bad [estropearse/echarse a perder (alimentos)]
sour [ agriarse (vino/leche); cortarse (leche); estropearse (relaciones)]
wrong/right (salir mal/bien)

to turn:

red/blue/white/grey (ponerse, volverse colorado/azul/blanco/gris)
brown (volverse doradas, las hojas de los árboles)
pale (ponerse pálido)
sour (agriarse, la leche)
cold/hot (volverse frío/caluroso, el tiempo)
windy (levantarse viento)
nasty (ponerse fea, una situación); volverse antipática/ponerse agresiva, una persona)
violent (volverse violento)
traitor (volverse traidor)
an actor turned politician (un actor que se ha hecho/vuelto político)

Collocations of other, less common, resulting linking verbs

to come:
undone (a button, a knot, shoelaces) (desabrocharse, un botón); desatarse, nudo/córdones)
loose (a door handle) (soltarse/aflojarse, el pomo de una puerta) 
true (a dream) (hacerse realidad, un sueño)
right (salir bien algo)
clean (confesarlo todo, sincerarse)
of age (llegar a la mayoría de edad)

to fall

asleep (quedarse dormido)
ill (caer enfermo)
silent (quedarse callado)
in love (enamorarse)

to prove

difficult/easy, etc. (resultar difícil/fácil, etc.)
useful/helpful, etc. (resultar útil/de gran ayuda, etc.)
embarrassing/a problem,, etc. (resultar embarazoso/un problema, etc.)

to run wild - desmadrarse
to slam shut - cerrarse de un portazo, una puerta o una ventana
to spring open - abrirse algo  de golpe

As we can see by the examples above, all resulting linking verb express change or result, but they can have different shades of meaning: 'to start to have a  feeling or quality' , or 'to start to develop into something' (to become), 'to start to have a feeling or quality' (to get, generally more informal than to become), 'a gradual change' (to grow), 'a change for the worse generally' (to go), 'a change in colour, the weather or people's behaviour, often sudden or unexpected' (to turn), etc.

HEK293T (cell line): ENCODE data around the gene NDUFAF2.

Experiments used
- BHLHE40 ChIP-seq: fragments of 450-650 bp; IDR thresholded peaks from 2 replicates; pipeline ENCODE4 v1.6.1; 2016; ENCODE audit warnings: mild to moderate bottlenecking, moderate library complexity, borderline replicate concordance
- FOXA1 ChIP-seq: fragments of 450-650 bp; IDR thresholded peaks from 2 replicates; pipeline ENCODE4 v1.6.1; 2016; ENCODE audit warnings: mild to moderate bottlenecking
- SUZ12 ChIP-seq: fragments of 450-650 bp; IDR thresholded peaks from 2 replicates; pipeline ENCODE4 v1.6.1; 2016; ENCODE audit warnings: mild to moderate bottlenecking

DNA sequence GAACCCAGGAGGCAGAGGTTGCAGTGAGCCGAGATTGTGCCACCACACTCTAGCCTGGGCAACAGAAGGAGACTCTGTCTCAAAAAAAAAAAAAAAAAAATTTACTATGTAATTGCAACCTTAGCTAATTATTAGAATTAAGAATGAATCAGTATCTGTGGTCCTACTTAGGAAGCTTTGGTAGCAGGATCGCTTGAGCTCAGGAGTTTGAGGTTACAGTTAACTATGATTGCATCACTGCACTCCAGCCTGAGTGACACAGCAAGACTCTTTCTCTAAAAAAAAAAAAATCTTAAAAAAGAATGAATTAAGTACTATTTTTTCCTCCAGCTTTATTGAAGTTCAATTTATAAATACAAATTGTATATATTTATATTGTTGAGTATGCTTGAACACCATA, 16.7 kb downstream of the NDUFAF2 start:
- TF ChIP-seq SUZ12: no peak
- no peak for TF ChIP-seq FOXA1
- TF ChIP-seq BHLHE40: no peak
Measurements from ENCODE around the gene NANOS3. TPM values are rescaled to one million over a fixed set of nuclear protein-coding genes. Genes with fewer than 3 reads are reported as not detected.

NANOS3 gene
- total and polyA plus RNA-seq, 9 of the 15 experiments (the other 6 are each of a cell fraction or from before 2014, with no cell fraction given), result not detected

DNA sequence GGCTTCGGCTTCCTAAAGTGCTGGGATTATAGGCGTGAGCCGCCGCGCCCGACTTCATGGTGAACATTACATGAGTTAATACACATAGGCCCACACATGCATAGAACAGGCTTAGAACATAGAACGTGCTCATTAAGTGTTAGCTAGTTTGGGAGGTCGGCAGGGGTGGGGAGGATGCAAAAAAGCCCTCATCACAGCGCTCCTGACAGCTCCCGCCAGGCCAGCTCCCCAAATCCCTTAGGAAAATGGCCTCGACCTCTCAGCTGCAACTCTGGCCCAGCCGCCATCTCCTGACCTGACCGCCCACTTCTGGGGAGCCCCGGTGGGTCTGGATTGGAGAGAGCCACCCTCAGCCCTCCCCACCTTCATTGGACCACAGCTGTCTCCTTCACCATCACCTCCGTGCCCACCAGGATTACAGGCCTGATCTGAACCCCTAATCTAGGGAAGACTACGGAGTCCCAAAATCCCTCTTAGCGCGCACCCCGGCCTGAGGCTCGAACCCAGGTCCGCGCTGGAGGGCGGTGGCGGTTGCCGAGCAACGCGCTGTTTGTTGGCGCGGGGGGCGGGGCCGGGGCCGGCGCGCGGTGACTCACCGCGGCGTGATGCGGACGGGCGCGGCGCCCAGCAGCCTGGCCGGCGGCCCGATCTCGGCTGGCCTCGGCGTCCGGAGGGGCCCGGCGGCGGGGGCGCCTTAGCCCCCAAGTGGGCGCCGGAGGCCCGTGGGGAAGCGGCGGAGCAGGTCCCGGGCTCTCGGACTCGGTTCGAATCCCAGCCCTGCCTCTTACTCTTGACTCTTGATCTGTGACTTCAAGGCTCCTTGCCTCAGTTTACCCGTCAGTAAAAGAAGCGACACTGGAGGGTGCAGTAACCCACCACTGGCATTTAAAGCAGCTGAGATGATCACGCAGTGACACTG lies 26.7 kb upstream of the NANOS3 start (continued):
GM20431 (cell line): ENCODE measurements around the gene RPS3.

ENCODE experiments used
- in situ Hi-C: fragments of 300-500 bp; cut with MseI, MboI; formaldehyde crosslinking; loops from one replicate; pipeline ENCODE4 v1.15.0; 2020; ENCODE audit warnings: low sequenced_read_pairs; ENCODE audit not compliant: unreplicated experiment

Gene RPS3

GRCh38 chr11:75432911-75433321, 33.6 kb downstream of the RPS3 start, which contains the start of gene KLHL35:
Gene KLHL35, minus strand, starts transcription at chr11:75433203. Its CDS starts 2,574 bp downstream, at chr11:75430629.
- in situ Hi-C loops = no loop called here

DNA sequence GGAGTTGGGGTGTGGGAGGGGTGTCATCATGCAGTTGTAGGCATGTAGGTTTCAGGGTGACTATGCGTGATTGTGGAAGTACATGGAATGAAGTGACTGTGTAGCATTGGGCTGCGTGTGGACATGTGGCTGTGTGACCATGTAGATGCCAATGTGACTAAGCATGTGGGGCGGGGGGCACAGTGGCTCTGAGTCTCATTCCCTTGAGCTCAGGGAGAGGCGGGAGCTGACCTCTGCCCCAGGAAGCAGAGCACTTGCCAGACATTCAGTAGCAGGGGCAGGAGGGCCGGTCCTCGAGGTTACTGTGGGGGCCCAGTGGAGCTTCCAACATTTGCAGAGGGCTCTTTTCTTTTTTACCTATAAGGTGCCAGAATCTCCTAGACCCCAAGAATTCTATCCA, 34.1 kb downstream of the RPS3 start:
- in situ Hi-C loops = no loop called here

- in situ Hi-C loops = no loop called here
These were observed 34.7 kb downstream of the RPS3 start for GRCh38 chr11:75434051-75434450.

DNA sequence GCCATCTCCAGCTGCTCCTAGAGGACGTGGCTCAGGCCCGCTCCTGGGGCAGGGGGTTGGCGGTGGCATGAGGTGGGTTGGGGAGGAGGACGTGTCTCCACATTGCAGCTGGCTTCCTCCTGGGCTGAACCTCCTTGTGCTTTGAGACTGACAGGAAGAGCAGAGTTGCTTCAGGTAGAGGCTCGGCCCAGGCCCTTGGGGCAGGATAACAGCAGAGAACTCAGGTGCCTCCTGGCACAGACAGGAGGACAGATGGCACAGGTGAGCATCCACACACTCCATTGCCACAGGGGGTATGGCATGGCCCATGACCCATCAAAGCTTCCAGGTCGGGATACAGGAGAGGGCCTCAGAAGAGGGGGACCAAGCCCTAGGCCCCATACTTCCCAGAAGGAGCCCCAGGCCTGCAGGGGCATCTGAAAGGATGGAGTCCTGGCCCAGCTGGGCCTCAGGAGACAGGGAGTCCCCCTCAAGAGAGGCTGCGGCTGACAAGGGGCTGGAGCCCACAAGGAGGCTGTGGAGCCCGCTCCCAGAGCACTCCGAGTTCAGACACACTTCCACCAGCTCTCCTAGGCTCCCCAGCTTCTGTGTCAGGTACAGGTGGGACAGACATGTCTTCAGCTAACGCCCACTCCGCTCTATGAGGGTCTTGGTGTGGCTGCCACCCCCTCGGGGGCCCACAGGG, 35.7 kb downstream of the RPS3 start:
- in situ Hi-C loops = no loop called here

There is, however, a certain overlapping, and often the same idea can be expressed by two or three different verbs: to get/grow fat (engordar, though grow lays the emphasis in a gradual change), to become/fall/get/ill (enfermar, though get has a more informal style, and fall is more formal), to become/get/grow tired (cansarse), to become/get/grow accustomed to (acostumbrarse a), to become/turn/go sour (agriarse, la leche), etc.

EXERCISE

Fill in the blanks with an appropriate resulting linking verb (in some cases, more than one correct answer is possible):

a.- Stop drinking beer, you’re going to ...... drunk.
b.- The milk has ...........sour.
c.- For him, it’s like a dream ..... true.
d.- He had always wanted to ...... a pilot.
e.- I’ll marry him as soon as I ..... of age.
f.- The tree leaves ..... brown in autumn.
g.- The window ........shut, waking her.
h.- The English exam ........ easier than I expected.
i.- Poor Laura ........ill while she was on holiday.
j.- Little by little, his eyes ........accustomed to the dark.

KEY

a- get; b- gone/turned/become; c- come; d- become; e- come; f- turn; g.- slammed; h.- proved; i.- fell/became/got; j.- grew.

To know more about copular/linking verbs, see my Gramática Inglesa, 9ª ed., Pearson-Longman, pp. 534-537.